DIYbio:Notebook/Open Gel Box 2.0/Power Supply

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m (weighing in on spec suggestions)
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When all interested parties have had their "vote" we'll revisit and discuss any that have too many n's.
When all interested parties have had their "vote" we'll revisit and discuss any that have too many n's.
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* Must be totally enclosed (y)
+
* Must be totally enclosed (y)(y)
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* Must work with 110/220 VAC input (y)
+
* Must work with 110/220 VAC input (y)(y)
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* Single channel 20-120 VDC output voltage, variable in 10 V steps (y)
+
* Must work with 50Hz/60Hz AC input (y)
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* Must use red and black banana plug connectors (y)
+
* Single channel 20-120 VDC output voltage, variable in 10 V steps (y)(y, at least)
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* Must have a voltmeter display (y)
+
* Must use red and black banana plug connectors (y)(y)
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* Must be capable of continuous 300 mA load (y)
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* Must have a voltmeter display (y)(y)
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* Must be capable of continuous 300 mA load (y)(y, at least)
* Must employ resettable CB protection (y)
* Must employ resettable CB protection (y)

Revision as of 21:30, 12 January 2009

Jan 08, 2009, 10:34 PM

Specification Discussion

After talking to a number of people and reading the various discussion threads I propose the following specification for the Power Supply.

Edit each line to place a y (agree) or an n (disagree) for each of the line items. You do not need to justify any n's.

Feel free to add a line item you feel is important.

When all interested parties have had their "vote" we'll revisit and discuss any that have too many n's.

  • Must be totally enclosed (y)(y)
  • Must work with 110/220 VAC input (y)(y)
  • Must work with 50Hz/60Hz AC input (y)
  • Single channel 20-120 VDC output voltage, variable in 10 V steps (y)(y, at least)
  • Must use red and black banana plug connectors (y)(y)
  • Must have a voltmeter display (y)(y)
  • Must be capable of continuous 300 mA load (y)(y, at least)
  • Must employ resettable CB protection (y)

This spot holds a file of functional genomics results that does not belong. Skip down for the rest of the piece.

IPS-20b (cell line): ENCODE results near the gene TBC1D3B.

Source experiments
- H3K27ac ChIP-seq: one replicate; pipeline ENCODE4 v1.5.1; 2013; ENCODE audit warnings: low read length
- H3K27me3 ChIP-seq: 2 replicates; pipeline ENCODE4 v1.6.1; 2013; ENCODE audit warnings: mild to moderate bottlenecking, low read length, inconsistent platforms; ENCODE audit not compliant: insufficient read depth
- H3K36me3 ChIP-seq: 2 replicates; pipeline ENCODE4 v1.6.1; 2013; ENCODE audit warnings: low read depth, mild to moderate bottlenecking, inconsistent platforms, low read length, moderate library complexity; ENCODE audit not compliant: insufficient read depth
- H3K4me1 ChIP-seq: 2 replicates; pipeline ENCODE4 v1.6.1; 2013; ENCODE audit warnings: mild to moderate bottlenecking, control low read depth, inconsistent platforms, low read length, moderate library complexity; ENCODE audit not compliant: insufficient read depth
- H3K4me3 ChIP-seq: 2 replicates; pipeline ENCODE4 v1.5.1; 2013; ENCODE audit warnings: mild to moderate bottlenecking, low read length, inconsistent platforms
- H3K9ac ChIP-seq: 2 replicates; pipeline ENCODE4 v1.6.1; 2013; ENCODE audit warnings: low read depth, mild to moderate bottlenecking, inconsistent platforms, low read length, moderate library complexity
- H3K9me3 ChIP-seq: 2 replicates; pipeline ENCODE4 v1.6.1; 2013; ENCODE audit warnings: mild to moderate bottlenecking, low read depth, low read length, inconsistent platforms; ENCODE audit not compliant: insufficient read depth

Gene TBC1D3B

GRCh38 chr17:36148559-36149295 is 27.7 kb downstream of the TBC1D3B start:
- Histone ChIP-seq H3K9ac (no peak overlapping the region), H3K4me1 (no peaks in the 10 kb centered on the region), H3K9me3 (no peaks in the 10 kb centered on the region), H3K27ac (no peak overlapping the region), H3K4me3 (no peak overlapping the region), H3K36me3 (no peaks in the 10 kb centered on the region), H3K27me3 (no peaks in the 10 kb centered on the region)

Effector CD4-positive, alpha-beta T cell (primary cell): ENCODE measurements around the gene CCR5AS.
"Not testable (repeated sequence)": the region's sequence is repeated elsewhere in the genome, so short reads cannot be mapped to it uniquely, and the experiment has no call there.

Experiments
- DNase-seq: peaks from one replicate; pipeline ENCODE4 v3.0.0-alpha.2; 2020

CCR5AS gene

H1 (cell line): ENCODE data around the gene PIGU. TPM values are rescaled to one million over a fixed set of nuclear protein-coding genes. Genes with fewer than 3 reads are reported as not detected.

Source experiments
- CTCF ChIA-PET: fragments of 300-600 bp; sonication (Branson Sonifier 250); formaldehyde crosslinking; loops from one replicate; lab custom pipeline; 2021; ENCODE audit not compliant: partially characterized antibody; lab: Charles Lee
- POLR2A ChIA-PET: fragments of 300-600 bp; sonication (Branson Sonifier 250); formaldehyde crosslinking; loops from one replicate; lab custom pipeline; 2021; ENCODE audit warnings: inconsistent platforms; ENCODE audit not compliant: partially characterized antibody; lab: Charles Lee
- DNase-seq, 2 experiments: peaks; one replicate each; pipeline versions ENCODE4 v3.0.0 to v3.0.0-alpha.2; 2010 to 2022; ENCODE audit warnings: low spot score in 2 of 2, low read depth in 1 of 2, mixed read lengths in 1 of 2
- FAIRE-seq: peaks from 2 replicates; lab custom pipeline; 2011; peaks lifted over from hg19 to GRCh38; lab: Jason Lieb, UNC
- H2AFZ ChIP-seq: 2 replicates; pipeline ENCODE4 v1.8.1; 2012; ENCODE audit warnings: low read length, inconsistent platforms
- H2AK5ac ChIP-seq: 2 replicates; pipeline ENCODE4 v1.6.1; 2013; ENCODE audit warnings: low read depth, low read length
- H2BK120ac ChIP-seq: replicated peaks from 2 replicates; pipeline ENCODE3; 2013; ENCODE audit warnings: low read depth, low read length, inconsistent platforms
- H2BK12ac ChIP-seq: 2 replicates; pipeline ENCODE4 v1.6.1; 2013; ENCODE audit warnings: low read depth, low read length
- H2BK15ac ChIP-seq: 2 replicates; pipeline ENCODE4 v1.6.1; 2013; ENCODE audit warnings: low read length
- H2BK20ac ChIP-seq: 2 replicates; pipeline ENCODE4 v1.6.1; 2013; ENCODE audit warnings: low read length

Jan 06, 2009

What we need: clean, stable, variable DC at 20V-100V, adjustable (possibly up to 600V).

Consider: using a cheap computer ATX supply feeding a voltage regulator such as an LM317 feeding a DC/DC step-up built on the model introduced in http://www.edn.com/contents/images/70804di.pdf (from http://www.edn.com/article/CA431146.html ).

For $10-$20 , you get plenty of overhead (i.e. 400W max neighborhood), 50/60Hz and 110/220V independence, amp draw regulation (probably? not sure what typical protection is in the low price range), and handy plug-in molex connectors. The last point is particularly salient, if you can power more than one device with a versatile power supply.

Low cost "brick" supply is available from manufacturers such as GlobTek (Taiwan); *jcline@ieee.org 18:22, 8 January 2009 (EST):
For example, GT(M)21097CC SERIES 50W
"AC/DC LOW-VOLTAGE SINGLE-OUTPUT, CONSTANT-CURRENT, VOLTAGE-LIMITED SWITCHING POWER SUPPLIES(DESKTOP), UNIVERSALINPUT/IEC 320 INPUT RECEPTACLE FOR CONNECTION OF POWER SUPLYCORD SET, INTENDED FOR USE WITHIN INFORMATION TECHNOLOGYEQUIPMENTAND MEDICALELECTRICAL EQUIPMENT."
Has Input Voltage 90v-260v @ 47Hz-63Hz (suitable for worldwide use)
Has Output Voltage +48.0 VDC @ 0 - 1.1 A
Cost is probably around $20-$30 per unit in low quantities.

I do not know how adding a voltage regulator (LM317 etc) and DC/DC step-ups after these affect their voltage regulating properties.

Converting a computer ATX power supply to a really useful lab power supply http://www.instructables.com/id/Converting-a-computer-ATX-power-supply-to-a-really/

How to Add Variable Voltage to Your ATX Based Bench Power Supply http://www.wikihow.com/Add-Variable-Voltage-to-Your-ATX-Based-Bench-Power-Supply

Building a Power Supply http://www.eleinmec.com/article.asp?16

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